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No outside check of final ‘strategic risk’ assessment for Muskrat Falls project

Commissioner Richard LeBlanc.
Commissioner Richard LeBlanc. - -File photo

Project director asked more questions about independent project reviews

Muskrat Falls hydroelectric project director Paul Harrington wanted “cold eyes” reviews before the project’s green light in 2012 to be as efficient as possible, which is why he didn’t want the Manitoba Hydro International (MHI) review team taking away drawings, or working out of their home office, or looking into strategic risk.

“I wanted them to sit in our offices and work with our people,” Harrington testified on the stand at the Muskrat Falls Inquiry for a second day Tuesday.

Harrington spent much of the day fielding questions about the highly touted, “cold eyes” project reviews by both MHI and the Independent Project Review (IPR) team of consultants.

There were questions about why he made certain recommendations and did not send on potentially relevant information. He was asked if the work was independent, and a fair and a complete reflection of the project’s risks and cost.

Harrington said he did recommend the MHI review team should be provided “high-level” documents and be reminded of their scope of work, but not to avoid criticism.

He said he thought it was a good idea for the Crown corporation to avoid anything like the “long, drawn-out effort” required for the previous Public Utilities Board (PUB) review, with its many requests for information from the consultants to Nalcor Energy.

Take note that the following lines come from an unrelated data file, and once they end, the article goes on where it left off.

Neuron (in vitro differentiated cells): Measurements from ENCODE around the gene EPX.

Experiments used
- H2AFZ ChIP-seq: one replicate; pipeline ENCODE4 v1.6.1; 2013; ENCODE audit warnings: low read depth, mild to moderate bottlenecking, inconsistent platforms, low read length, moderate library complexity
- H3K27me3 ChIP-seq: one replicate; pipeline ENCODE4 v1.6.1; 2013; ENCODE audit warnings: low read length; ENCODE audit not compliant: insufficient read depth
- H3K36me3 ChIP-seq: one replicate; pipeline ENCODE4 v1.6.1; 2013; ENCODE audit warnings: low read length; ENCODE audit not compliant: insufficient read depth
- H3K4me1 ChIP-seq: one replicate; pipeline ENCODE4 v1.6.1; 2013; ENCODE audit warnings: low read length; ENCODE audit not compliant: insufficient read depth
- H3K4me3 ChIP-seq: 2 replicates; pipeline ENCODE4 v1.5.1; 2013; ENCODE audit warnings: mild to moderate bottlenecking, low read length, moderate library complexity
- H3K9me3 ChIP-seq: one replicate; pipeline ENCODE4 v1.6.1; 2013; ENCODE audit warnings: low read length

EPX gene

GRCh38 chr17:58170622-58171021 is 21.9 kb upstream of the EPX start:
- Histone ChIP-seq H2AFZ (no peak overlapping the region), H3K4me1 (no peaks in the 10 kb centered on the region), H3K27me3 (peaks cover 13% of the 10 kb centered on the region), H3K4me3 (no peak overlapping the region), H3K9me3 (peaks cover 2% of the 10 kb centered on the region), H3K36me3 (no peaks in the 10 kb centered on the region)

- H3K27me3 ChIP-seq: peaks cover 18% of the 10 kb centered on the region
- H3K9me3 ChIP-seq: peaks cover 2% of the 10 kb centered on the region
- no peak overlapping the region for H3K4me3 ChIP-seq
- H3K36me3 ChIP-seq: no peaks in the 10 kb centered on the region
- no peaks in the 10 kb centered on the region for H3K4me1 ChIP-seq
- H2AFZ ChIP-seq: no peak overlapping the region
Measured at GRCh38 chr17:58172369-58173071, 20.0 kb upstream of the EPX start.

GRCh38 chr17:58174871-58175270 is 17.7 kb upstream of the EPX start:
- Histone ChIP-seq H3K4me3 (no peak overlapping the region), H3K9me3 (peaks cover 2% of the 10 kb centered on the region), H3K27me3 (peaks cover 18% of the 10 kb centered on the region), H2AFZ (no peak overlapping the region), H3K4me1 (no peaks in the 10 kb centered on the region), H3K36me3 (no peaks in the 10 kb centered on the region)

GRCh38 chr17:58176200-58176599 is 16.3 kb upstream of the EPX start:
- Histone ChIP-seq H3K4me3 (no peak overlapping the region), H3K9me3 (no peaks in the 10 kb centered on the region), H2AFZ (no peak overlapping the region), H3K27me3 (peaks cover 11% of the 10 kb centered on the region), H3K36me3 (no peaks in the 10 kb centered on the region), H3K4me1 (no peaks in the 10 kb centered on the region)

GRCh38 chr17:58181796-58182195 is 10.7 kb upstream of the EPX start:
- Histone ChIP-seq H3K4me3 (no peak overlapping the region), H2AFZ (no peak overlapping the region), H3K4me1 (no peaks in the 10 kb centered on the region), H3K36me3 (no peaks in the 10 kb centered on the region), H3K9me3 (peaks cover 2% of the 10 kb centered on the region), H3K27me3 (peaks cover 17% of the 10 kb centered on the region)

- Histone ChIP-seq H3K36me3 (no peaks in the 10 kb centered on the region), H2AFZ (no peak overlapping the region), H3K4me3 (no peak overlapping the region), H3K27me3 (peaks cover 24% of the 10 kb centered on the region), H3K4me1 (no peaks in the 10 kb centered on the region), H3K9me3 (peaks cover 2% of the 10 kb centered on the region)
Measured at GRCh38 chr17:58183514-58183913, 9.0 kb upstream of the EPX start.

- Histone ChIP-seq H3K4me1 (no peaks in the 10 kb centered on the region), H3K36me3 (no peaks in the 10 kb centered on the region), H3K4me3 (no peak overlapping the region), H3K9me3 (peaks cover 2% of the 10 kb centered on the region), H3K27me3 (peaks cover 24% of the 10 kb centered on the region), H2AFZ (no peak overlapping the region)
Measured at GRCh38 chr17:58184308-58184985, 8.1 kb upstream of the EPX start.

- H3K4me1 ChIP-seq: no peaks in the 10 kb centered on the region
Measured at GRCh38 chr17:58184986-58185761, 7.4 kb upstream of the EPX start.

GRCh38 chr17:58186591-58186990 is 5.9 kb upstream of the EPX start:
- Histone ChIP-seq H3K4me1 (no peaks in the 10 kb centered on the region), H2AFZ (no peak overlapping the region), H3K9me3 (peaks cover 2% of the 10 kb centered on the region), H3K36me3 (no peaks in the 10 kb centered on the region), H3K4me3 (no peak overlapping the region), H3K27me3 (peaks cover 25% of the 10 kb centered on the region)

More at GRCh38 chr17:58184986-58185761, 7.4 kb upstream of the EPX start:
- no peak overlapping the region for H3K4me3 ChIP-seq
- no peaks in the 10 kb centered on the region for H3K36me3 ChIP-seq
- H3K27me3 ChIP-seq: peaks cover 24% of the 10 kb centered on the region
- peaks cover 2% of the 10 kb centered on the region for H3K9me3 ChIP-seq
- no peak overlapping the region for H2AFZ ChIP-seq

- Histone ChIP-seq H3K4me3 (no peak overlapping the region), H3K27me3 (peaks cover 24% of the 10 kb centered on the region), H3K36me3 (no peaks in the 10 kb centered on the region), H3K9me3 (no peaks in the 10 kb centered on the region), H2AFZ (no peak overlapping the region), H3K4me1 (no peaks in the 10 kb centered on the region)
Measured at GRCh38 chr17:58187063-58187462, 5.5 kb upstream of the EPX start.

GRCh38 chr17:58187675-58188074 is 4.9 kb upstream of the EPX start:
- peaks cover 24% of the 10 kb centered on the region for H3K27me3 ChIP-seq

He said the back and forth was dropped in favour of a face-to-face review of documents.

Paul Harrington, project director for the Muskrat Falls project pre-sanction, was more recently named project director (generation) in a rearrangement of the project following a change in 2017 in Nalcor Energy’s president and CEO to Stan Marshall.
Paul Harrington, project director for the Muskrat Falls project pre-sanction.

“It’s more efficient to do it that way,” he said, responding to questions from inquiry co-counsel Kate O’Brien, who asked why he would not allow the consultants to decide on the best approach.

The inquiry has heard about changes made to the MHI report. Harrington said he did propose changes to consultant reports. He testified he did not expect, nor believe, changes would be made if the consultants disagreed with them.

“There’s no coercion. There’s no pressure put on the authors here,” he said, explaining that revisions are commonplace in the “project world.”

Slide on ‘strategic risk’

He was asked about a presentation slide carrying information on “strategic risk beyond contingency,” removed from a presentation given to MHI. The slide was also not included when the slide deck was passed to the provincial government.

“I can confirm to you the Government of Newfoundland and Labrador, to the best of our searching, never received that slide,” O’Brien said of the strategic risk information, asking Harrington why a warning related to potential costs of the project would be kept from the government.